Author Topic: IIPR - Innovative Industrial Properties  (Read 1478 times)

lemsinge

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IIPR - Innovative Industrial Properties
« on: October 16, 2017, 06:02:53 PM »
IIPR is a speculative REIT trading in a very speculative industry. It IPOed in December of 2016 and began deploying the capital raised to purchase real estate used for growing marijuana through sale and leaseback transactions with the growers themselves. It has already closed on two successful transactions and continue to focus on these sale & leasebacks with a target cap rate ranging from 14 to 16 percent (Typical cap rates across all industries are sub 8%). The contracts it is pushing for are triple net leases, which can result in extremely high bottom line growth. Once debt gets thrown into the picture, you could see some pretty nice returns. 

It recently raised 15mm through a preferred stock offering due to the company entering 5 non-binding letters of intent to acquire properties worth $43mm. It has already spent ~38mm on its two properties. This recent offering will leave them short $3mm, which will likely result in only 4 new properties within the next 3 to 6 months. I believe that with this, the company could quickly scale up within a year. Furthermore, the stock is trading near book value (1.08x).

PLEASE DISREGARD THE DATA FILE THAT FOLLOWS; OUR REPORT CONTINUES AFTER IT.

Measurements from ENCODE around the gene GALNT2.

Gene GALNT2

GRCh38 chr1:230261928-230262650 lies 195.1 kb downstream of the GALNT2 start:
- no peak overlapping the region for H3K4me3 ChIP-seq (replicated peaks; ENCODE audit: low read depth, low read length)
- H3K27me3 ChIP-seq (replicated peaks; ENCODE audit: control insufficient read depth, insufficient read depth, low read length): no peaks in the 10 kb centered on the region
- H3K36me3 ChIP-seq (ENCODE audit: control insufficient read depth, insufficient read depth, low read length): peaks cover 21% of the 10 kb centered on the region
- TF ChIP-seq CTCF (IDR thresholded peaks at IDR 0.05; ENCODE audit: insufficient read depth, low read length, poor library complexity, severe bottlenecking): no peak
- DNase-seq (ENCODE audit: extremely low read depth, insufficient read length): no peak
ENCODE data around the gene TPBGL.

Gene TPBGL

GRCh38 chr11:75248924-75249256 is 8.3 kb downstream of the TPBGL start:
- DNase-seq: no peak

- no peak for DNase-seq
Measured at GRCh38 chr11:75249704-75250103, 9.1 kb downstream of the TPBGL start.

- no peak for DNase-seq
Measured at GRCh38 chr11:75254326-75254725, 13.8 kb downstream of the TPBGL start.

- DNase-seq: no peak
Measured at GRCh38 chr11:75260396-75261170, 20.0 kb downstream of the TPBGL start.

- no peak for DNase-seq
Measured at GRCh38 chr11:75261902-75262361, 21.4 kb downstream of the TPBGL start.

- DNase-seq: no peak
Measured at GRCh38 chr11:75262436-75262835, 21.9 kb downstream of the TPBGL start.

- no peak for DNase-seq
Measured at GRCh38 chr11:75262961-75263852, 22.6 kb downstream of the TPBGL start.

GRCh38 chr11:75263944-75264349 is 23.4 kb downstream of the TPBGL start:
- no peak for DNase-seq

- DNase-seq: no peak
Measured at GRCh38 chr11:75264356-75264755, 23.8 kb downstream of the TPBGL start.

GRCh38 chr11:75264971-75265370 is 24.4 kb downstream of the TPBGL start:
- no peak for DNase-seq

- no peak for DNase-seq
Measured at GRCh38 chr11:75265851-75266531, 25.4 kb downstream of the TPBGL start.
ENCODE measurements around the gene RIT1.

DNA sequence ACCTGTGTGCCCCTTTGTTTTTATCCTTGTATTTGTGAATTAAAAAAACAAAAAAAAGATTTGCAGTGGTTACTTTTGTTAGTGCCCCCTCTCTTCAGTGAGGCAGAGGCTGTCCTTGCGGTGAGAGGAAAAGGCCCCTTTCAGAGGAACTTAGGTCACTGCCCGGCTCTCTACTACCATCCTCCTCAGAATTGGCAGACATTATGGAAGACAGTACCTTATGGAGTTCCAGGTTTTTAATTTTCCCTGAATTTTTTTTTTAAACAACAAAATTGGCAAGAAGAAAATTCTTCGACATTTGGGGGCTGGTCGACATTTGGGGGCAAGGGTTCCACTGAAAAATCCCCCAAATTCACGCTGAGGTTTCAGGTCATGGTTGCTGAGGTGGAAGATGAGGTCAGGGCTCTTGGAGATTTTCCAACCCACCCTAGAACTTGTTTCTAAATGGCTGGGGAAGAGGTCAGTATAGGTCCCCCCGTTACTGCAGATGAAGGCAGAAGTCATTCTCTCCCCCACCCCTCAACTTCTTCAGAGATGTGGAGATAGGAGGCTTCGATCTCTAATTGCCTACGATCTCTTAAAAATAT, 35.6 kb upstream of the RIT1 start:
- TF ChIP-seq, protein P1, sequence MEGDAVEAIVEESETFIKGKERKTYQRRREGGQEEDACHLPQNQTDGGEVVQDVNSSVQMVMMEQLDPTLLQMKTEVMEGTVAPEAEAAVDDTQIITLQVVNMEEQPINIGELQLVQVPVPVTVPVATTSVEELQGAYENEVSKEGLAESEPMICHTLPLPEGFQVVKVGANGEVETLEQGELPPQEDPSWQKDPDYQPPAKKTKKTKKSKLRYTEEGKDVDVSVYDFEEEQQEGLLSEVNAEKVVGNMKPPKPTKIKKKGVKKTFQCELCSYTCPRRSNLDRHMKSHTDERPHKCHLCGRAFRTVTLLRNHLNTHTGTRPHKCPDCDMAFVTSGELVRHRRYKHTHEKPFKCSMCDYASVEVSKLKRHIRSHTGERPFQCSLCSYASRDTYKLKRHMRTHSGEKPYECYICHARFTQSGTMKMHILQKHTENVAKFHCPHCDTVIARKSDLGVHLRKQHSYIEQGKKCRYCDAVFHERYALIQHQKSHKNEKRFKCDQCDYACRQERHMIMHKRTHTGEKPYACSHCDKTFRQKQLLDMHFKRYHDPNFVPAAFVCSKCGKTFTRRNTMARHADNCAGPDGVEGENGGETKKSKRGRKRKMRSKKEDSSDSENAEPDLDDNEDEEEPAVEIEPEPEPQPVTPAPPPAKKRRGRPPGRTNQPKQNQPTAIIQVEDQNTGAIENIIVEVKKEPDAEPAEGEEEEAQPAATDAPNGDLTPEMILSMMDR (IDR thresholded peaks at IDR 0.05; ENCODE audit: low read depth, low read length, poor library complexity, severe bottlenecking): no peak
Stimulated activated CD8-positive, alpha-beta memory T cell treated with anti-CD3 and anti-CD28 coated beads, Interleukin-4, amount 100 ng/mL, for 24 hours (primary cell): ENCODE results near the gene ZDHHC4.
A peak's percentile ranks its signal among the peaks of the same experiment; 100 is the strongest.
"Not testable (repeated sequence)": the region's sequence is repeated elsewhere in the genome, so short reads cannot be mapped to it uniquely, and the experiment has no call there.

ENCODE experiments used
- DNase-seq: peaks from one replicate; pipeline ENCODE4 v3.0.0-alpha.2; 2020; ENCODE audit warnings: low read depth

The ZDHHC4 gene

With that said, the management team is mediocre. They do have a lawyer as the CEO which could be seen as a potential positive. I also don't support the dividend as it does not make much sense (its earnings are negative, so they are not legally required).

I took a swing at this one as I figured the risk-reward tradeoff is skewed, at least for now.

If any legal experts could provide their opinion on the industry, that would be much appreciated!